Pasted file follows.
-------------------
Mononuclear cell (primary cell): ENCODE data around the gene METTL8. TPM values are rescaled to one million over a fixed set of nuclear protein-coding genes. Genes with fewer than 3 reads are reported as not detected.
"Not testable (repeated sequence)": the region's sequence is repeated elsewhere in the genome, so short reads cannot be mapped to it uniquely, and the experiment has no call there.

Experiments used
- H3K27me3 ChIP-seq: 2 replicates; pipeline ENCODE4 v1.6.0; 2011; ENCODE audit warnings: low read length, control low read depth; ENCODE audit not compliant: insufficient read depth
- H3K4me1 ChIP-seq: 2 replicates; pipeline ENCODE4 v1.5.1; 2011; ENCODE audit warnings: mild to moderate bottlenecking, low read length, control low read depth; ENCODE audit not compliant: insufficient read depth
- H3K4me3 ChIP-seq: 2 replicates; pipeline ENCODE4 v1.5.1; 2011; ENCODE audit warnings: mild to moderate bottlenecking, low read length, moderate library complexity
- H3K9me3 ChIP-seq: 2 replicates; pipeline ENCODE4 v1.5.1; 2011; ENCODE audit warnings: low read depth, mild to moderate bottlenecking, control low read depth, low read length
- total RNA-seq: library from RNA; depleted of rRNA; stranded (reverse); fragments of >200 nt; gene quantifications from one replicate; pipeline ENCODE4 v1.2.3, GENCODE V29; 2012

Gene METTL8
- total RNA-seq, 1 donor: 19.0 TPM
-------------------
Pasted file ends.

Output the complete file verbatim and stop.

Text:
Mononuclear cell (primary cell): ENCODE data around the gene METTL8. TPM values are rescaled to one million over a fixed set of nuclear protein-coding genes. Genes with fewer than 3 reads are reported as not detected.
"Not testable (repeated sequence)": the region's sequence is repeated elsewhere in the genome, so short reads cannot be mapped to it uniquely, and the experiment has no call there.

Experiments used
- H3K27me3 ChIP-seq: 2 replicates; pipeline ENCODE4 v1.6.0; 2011; ENCODE audit warnings: low read length, control low read depth; ENCODE audit not compliant: insufficient read depth
- H3K4me1 ChIP-seq: 2 replicates; pipeline ENCODE4 v1.5.1; 2011; ENCODE audit warnings: mild to moderate bottlenecking, low read length, control low read depth; ENCODE audit not compliant: insufficient read depth
- H3K4me3 ChIP-seq: 2 replicates; pipeline ENCODE4 v1.5.1; 2011; ENCODE audit warnings: mild to moderate bottlenecking, low read length, moderate library complexity
- H3K9me3 ChIP-seq: 2 replicates; pipeline ENCODE4 v1.5.1; 2011; ENCODE audit warnings: low read depth, mild to moderate bottlenecking, control low read depth, low read length
- total RNA-seq: library from RNA; depleted of rRNA; stranded (reverse); fragments of >200 nt; gene quantifications from one replicate; pipeline ENCODE4 v1.2.3, GENCODE V29; 2012

Gene METTL8
- total RNA-seq, 1 donor: 19.0 TPM